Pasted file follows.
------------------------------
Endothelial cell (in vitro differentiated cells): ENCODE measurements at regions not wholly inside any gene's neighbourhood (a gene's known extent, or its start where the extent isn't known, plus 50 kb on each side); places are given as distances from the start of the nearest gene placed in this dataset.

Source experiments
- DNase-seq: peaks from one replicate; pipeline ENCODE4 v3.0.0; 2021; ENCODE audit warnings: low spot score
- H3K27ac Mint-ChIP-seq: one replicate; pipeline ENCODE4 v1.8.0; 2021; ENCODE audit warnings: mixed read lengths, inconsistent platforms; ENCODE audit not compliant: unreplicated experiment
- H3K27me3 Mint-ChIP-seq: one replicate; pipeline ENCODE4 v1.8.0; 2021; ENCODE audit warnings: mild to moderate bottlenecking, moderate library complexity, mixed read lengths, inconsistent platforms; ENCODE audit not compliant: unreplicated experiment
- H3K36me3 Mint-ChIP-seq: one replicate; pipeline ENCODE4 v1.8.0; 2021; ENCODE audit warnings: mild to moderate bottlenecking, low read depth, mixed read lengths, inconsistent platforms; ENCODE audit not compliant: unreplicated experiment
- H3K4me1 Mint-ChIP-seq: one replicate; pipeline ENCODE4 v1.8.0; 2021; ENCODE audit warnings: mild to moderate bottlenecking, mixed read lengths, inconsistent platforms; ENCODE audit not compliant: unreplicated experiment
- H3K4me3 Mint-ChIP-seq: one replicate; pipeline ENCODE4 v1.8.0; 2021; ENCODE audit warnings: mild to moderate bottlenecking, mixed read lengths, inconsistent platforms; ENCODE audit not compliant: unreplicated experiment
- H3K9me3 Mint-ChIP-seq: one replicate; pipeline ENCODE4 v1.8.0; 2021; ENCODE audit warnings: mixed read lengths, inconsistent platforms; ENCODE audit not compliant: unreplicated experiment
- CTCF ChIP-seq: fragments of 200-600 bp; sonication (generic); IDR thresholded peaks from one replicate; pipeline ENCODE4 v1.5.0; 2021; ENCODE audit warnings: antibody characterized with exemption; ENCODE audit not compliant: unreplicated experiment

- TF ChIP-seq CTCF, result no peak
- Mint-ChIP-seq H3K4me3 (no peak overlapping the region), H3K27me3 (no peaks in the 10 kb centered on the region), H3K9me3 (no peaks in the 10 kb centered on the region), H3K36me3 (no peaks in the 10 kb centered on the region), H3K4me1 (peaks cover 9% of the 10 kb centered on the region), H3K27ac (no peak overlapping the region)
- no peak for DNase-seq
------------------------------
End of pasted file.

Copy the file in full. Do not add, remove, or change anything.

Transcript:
Endothelial cell (in vitro differentiated cells): ENCODE measurements at regions not wholly inside any gene's neighbourhood (a gene's known extent, or its start where the extent isn't known, plus 50 kb on each side); places are given as distances from the start of the nearest gene placed in this dataset.

Source experiments
- DNase-seq: peaks from one replicate; pipeline ENCODE4 v3.0.0; 2021; ENCODE audit warnings: low spot score
- H3K27ac Mint-ChIP-seq: one replicate; pipeline ENCODE4 v1.8.0; 2021; ENCODE audit warnings: mixed read lengths, inconsistent platforms; ENCODE audit not compliant: unreplicated experiment
- H3K27me3 Mint-ChIP-seq: one replicate; pipeline ENCODE4 v1.8.0; 2021; ENCODE audit warnings: mild to moderate bottlenecking, moderate library complexity, mixed read lengths, inconsistent platforms; ENCODE audit not compliant: unreplicated experiment
- H3K36me3 Mint-ChIP-seq: one replicate; pipeline ENCODE4 v1.8.0; 2021; ENCODE audit warnings: mild to moderate bottlenecking, low read depth, mixed read lengths, inconsistent platforms; ENCODE audit not compliant: unreplicated experiment
- H3K4me1 Mint-ChIP-seq: one replicate; pipeline ENCODE4 v1.8.0; 2021; ENCODE audit warnings: mild to moderate bottlenecking, mixed read lengths, inconsistent platforms; ENCODE audit not compliant: unreplicated experiment
- H3K4me3 Mint-ChIP-seq: one replicate; pipeline ENCODE4 v1.8.0; 2021; ENCODE audit warnings: mild to moderate bottlenecking, mixed read lengths, inconsistent platforms; ENCODE audit not compliant: unreplicated experiment
- H3K9me3 Mint-ChIP-seq: one replicate; pipeline ENCODE4 v1.8.0; 2021; ENCODE audit warnings: mixed read lengths, inconsistent platforms; ENCODE audit not compliant: unreplicated experiment
- CTCF ChIP-seq: fragments of 200-600 bp; sonication (generic); IDR thresholded peaks from one replicate; pipeline ENCODE4 v1.5.0; 2021; ENCODE audit warnings: antibody characterized with exemption; ENCODE audit not compliant: unreplicated experiment

- TF ChIP-seq CTCF, result no peak
- Mint-ChIP-seq H3K4me3 (no peak overlapping the region), H3K27me3 (no peaks in the 10 kb centered on the region), H3K9me3 (no peaks in the 10 kb centered on the region), H3K36me3 (no peaks in the 10 kb centered on the region), H3K4me1 (peaks cover 9% of the 10 kb centered on the region), H3K27ac (no peak overlapping the region)
- no peak for DNase-seq